First Read of An American Classic


Today is the 68th anniversary of the first publication of one of the most famous short stories in America.

Some works of fiction take time to find their audience. Shirley Jackson’s now-classic short story, “The Lottery,” was first published in the June 26, 1948 issue of The New Yorker.   

Hundreds of readers cancelled their subscriptions and wrote letters expressing their rage and confusion about the story. In one such letter, Miriam Friend, a librarian-turned-housewife wrote, “I frankly confess to being completely baffled by Shirley Jackson’s ‘The Lottery.’ Will you please send us a brief explanation before my husband and I scratch right through our scalps trying to fathom it?” Others called the story “outrageous,” “gruesome,” and “utterly pointless.” “I will never buy The New Yorker again,” one reader from Massachusetts wrote. “I resent being tricked into reading perverted stories like ‘The Lottery.’” There were phone calls, too, though The New Yorker didn’t keep a record of what was said, or how many calls came in.

The New Yorker forwarded the mail they received about her story—sometimes as many as 10 to 12 letters a day—which, according to Jackson, came in three main flavors: “bewilderment, speculation, and plain old-fashioned abuse.” Jackson was forced to switch to the biggest possible post office box; she could no longer make conversation with the postmaster, who wouldn’t speak to her.

Shortly after the story was published, a friend sent Jackson a note, saying, “Heard a man talking about a story of yours on the bus this morning. Very exciting. I wanted to tell him I knew the author, but after I heard what he was saying, I decided I’d better not.”

“It had simply never occurred to me that these millions and millions of people might be so far from being uplifted that they would sit down and write me letters I was downright scared to open,” Jackson said later. “Of the three-hundred-odd letters that I received that summer I can count only thirteen that spoke kindly to me, and they were mostly from friends.”

Jackson kept all of the letters, kind and not-so-kind, and they’re currently among her papers at the Library of Congress.

Some readers thought it wasn’t fiction. Jackson received a number of letters asking her where these rituals took place—and if they could go watch them. “I have read of some queer cults in my time, but this one bothers me,” wrote one person from Los Angeles. “Was this group of people perhaps a settlement descended from early English colonists? And were they continuing a Druid rite to assure good crops?” a reader from Texas asked. “I’m hoping you’ll find time to give me further details about the bizarre custom the story describes, where it occurs, who practices it, and why,” someone from Georgia requested.

“The Lottery” is now a staple on high school reading lists, and was adapted as a radio broadcast (1951), a ballet (1953), a short film (1969), and inspired a movie starring Keri Russell (1996). It was even featured on an episode of The Simpsons.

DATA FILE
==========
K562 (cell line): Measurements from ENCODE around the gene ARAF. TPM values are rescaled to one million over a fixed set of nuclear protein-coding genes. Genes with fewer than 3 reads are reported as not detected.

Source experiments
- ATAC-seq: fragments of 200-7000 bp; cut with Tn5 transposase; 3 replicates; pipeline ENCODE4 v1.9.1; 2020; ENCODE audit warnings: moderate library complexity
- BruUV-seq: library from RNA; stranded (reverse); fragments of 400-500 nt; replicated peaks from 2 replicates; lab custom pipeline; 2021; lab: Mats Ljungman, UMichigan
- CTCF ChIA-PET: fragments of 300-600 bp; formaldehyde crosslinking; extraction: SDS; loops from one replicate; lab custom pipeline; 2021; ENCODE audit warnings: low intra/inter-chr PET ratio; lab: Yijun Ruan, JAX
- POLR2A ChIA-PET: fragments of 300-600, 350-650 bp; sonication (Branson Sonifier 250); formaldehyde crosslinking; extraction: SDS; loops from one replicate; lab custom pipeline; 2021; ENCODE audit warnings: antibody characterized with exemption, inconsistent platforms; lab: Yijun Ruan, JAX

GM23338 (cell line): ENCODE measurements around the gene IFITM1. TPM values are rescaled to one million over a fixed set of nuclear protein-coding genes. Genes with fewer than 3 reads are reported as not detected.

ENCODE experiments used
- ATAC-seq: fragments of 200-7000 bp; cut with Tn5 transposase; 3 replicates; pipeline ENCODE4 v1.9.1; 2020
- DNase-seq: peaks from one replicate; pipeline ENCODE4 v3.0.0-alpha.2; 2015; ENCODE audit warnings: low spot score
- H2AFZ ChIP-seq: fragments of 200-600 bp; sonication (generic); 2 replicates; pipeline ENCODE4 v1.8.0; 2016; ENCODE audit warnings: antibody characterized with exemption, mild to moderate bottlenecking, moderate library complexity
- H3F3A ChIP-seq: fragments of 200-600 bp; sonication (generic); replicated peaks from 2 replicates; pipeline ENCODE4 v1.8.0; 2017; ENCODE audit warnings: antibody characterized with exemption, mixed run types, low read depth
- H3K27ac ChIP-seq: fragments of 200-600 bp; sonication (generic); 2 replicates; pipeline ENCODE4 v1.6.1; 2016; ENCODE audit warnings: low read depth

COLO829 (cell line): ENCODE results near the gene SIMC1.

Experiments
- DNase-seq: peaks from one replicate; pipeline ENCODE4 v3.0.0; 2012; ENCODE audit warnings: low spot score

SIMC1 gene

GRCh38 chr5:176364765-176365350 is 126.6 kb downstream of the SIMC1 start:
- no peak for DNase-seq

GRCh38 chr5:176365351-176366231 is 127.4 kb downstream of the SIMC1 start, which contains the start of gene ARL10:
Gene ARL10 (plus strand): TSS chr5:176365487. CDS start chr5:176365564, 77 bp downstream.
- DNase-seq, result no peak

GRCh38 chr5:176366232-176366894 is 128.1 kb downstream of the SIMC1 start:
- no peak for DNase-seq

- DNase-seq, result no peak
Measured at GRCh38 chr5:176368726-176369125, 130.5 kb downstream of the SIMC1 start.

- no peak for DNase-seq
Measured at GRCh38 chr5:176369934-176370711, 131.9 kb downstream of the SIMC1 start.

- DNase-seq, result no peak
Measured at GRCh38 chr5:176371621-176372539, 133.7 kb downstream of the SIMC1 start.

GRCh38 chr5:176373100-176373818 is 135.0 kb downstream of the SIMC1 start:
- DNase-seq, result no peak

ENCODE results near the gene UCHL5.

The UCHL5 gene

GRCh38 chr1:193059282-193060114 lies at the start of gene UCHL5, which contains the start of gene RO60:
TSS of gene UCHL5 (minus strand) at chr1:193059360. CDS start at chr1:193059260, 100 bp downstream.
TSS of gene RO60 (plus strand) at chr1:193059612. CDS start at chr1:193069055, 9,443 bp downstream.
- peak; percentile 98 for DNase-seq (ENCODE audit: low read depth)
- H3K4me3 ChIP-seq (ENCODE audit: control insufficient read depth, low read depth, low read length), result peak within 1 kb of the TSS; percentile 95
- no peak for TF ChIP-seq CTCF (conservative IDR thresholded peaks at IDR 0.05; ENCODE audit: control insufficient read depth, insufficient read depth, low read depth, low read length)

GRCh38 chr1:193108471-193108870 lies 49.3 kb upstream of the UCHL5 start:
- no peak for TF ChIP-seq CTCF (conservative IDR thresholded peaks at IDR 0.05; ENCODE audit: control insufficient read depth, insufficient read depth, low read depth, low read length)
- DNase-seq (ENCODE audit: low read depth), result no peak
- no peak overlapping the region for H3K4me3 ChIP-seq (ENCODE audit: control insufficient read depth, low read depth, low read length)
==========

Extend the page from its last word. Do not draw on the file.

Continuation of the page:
“11 Facts About Shirley Jackson’s ‘The Lottery,’”  Erin McCarthy –

Photo of Shirley Jackson


About wordcloud9

Nona Blyth Cloud has lived and worked in the Los Angeles area for the past 50 years, spending much of that time commuting on the 405 Freeway. After Hollywood failed to appreciate her genius for acting and directing, she began a second career managing non-profits, from which she has retired. Nona has now resumed writing whatever comes into her head, instead of reports and pleas for funding. She lives in a small house overrun by books with her wonderful husband.
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3 Responses to First Read of An American Classic

  1. Don’t forget too that Jackson wrote “The Legend of Hill House”. It is widely considered to be one of the best ghost stories of the 20th Century. It was subsequently made in to a Vincent Price 1963 classic. “The Haunting of Hill House” was great for the time despite being produced by notorious schlock-meister William Castle. There was also a really really crappy remake. Jan de Bont of “Speed” fame brought us 1999’s “The Haunting”. It tarred a bunch of people who either had a contractual obligation and/or wish no one would remember it being made at all.


    I meant “starred”.

    But Shirley Jackson? Was fantastic.

  2. Glad to see Gene make an appearance. I have always been aware of Jackson, but her style and content has not been my cup of tea.

    I do like Vincent Price, who had one of the great iconic voices of cinema and radio. I saw him in House of Wax, the first true 3D movie I ever saw. Always thought the movie would have been more effective in the regular 2D presentation, because the 3D gimmicks detracted from an otherwise good story.

  3. wordcloud9 says:

    We did a one-act play version of The Lottery when I was in HS, which made a very lasting impression on me. I was one of the stone-throwers. It was a very hard role for me to play, but gave me a lot of insight into how a mob works.

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